Applied here, it seems the Pelicans can consider the Tyreke Evans trade to have occurred after any free agent signings this offseason, should it prove advantageous. In this case, it does. Because the Evans trade brought back so much more money than was sent out, it eats up the much available cap room if it occurs just after the Holiday trade (which has to occur using space because of the unbalanced salary) in transaction order. By sliding it until later, other moves can be considered to happen with Harris, Lopez, and Vasquez on the books instead of Evans.

Now, I have asked Larry about this and am awaiting a response. Focus on the bold statement. Off-season moves can be arranged and submitted to the league office in any consistent and CBA-legal order. The Pelicans are going to agree to another trade, we know this because they cannot do the Omer Asik trade into cap space.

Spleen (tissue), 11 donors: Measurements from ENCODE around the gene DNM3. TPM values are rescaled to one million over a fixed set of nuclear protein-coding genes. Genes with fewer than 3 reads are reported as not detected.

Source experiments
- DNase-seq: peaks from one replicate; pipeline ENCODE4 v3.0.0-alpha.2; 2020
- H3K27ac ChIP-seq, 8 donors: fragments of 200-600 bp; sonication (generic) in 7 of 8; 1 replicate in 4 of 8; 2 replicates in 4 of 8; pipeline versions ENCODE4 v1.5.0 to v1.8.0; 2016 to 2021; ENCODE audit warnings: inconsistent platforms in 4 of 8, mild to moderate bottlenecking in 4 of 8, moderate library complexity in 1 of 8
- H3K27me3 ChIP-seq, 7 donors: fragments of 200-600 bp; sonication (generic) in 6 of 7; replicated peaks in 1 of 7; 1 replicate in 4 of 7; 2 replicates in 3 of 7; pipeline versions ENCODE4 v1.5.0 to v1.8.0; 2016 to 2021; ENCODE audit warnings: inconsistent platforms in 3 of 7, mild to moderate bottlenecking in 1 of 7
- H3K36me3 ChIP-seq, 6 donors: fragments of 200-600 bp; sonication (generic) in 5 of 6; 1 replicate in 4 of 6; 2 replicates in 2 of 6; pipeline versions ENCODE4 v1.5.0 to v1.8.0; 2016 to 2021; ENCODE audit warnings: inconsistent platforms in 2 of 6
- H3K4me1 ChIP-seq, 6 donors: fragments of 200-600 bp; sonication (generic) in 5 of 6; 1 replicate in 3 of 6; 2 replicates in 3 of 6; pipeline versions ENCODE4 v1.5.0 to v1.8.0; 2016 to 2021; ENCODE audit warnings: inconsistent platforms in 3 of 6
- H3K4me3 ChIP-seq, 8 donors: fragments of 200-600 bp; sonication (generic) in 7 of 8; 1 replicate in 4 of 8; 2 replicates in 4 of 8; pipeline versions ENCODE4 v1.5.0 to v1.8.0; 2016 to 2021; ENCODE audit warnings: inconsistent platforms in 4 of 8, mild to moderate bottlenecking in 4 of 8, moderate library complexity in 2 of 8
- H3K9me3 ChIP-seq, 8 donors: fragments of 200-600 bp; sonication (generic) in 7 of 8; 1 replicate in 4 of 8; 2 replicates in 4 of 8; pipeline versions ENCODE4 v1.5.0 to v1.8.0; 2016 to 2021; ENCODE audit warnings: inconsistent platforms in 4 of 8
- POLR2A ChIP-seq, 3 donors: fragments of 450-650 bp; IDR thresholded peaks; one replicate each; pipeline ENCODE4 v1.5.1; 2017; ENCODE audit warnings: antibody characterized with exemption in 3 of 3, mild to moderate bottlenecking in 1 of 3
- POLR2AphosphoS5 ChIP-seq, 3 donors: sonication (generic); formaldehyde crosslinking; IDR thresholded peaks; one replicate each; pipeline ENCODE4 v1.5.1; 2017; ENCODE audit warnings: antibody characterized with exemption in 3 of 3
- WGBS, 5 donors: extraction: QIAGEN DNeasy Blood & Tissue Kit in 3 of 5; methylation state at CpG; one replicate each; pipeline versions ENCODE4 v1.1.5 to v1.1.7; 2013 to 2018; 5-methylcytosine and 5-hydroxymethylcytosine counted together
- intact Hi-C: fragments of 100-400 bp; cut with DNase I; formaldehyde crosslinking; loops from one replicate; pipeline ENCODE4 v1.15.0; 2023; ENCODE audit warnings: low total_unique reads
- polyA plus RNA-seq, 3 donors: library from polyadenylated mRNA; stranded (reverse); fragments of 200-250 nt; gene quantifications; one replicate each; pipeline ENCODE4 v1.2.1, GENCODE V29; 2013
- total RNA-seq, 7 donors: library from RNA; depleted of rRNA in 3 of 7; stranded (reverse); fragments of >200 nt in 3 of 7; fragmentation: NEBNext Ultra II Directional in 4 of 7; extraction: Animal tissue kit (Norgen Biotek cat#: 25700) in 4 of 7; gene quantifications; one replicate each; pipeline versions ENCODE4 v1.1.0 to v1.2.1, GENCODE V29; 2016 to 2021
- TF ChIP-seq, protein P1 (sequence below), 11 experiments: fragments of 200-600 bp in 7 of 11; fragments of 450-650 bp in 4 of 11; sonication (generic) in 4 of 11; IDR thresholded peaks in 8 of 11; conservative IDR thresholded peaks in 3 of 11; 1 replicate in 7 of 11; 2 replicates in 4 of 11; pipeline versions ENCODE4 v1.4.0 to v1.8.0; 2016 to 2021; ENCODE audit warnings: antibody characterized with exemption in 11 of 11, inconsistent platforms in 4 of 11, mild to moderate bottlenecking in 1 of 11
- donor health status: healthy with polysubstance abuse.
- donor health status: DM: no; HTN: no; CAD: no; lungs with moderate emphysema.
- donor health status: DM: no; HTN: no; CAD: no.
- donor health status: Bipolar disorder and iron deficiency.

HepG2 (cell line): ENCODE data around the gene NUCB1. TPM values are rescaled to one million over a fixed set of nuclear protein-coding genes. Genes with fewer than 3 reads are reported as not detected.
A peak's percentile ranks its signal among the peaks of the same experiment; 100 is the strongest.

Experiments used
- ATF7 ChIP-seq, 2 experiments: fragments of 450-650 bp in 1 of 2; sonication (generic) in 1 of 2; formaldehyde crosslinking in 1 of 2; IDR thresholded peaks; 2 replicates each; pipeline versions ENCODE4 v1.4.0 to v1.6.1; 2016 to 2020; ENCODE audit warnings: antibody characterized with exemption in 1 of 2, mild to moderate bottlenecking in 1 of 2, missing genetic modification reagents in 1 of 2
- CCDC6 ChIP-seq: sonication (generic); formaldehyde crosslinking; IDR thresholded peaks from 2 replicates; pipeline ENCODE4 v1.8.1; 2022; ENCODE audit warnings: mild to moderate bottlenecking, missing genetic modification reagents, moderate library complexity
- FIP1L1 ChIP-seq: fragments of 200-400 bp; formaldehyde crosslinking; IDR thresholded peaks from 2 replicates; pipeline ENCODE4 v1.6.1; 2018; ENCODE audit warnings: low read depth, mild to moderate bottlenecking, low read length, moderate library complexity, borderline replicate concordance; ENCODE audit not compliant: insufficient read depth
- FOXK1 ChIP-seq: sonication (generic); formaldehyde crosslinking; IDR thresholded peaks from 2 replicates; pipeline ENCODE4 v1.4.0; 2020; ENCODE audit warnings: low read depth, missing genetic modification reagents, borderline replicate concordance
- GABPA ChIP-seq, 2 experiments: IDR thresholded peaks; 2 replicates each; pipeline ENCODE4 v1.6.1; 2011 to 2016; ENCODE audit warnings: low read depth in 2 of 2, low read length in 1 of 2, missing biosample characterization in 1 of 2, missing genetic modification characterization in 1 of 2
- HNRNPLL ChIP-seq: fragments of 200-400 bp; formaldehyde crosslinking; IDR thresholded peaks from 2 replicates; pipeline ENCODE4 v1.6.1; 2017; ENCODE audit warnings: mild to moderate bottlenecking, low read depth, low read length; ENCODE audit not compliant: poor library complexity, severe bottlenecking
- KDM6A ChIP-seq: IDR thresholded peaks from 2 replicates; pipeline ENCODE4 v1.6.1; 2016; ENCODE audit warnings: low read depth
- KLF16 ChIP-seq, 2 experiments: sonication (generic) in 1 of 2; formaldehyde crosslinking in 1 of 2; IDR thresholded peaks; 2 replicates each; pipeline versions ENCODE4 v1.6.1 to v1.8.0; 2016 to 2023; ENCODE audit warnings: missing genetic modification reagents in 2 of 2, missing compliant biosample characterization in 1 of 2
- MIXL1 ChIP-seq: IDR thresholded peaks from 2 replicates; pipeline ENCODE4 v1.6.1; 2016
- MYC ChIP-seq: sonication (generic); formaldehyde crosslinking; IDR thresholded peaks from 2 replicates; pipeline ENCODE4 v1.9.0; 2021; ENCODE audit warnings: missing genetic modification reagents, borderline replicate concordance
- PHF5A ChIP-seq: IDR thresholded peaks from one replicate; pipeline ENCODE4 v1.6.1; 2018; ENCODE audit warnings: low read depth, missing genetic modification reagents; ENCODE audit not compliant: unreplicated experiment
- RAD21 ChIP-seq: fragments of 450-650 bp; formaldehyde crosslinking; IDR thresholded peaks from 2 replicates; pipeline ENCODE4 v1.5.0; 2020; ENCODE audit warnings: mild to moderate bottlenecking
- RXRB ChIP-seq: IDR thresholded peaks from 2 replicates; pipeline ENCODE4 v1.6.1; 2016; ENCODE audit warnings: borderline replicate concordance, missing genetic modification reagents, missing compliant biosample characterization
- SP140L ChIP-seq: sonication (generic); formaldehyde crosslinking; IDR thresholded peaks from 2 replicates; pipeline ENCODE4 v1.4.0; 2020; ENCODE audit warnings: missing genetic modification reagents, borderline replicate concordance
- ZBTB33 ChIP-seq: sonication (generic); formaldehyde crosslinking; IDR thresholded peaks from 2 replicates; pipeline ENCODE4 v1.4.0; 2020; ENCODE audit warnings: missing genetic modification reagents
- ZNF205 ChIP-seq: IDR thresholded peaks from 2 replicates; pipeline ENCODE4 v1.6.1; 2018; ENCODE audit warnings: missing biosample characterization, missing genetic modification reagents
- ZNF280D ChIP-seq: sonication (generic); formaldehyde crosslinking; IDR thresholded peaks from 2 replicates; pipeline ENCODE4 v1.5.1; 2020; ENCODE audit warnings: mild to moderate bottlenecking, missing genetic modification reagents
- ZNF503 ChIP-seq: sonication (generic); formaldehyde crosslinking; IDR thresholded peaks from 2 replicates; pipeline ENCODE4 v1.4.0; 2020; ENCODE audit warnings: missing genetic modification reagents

If they could trade Austin Rivers for no returning salary it works to trade Asik into cap space. Why not find a taker of Ajinca's salary as well? It is a pittance in NBA terms, especially for a big man who showed some promise last season. That trade will bring back little or no salary (think a stashed player or a draft pick, likely in the second round).

For the purposes of the Pelicans they will not submit two separate trades, they will submit one three team trade. That the other teams (whoever trades for a Pelican, the Rockets) submit those trades as two team trades is of no consequence (again, awaiting more official word from the expert on this). Doing so allows the Pelicans to conduct an "even" trade, maintain bird rights to all players they so desire (Jason Smith if Anderson is outgoing, please), and utilize the Mid Level Exception and Bi-Annual Exception.

The other option is the team stripping it to the very bone, and that could be incredibly dangerous. I tend to believe that a lot of the negativity directed toward this trade is not just that the Pelicans traded another draft pick. In order to do this the most savvy capologists out there realize New Orleans may have to sacrifice a great deal of depth. The cost of doing so might be extreme.